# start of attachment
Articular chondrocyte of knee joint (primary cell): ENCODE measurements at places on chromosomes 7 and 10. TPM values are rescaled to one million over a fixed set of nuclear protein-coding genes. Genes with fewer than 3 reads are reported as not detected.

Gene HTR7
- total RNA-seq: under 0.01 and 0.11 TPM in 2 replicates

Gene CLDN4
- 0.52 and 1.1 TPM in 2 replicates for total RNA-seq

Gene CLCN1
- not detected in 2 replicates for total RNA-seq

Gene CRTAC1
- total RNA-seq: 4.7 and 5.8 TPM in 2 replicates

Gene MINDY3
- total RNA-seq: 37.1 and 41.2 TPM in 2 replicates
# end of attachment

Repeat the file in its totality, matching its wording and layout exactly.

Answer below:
Articular chondrocyte of knee joint (primary cell): ENCODE measurements at places on chromosomes 7 and 10. TPM values are rescaled to one million over a fixed set of nuclear protein-coding genes. Genes with fewer than 3 reads are reported as not detected.

Gene HTR7
- total RNA-seq: under 0.01 and 0.11 TPM in 2 replicates

Gene CLDN4
- 0.52 and 1.1 TPM in 2 replicates for total RNA-seq

Gene CLCN1
- not detected in 2 replicates for total RNA-seq

Gene CRTAC1
- total RNA-seq: 4.7 and 5.8 TPM in 2 replicates

Gene MINDY3
- total RNA-seq: 37.1 and 41.2 TPM in 2 replicates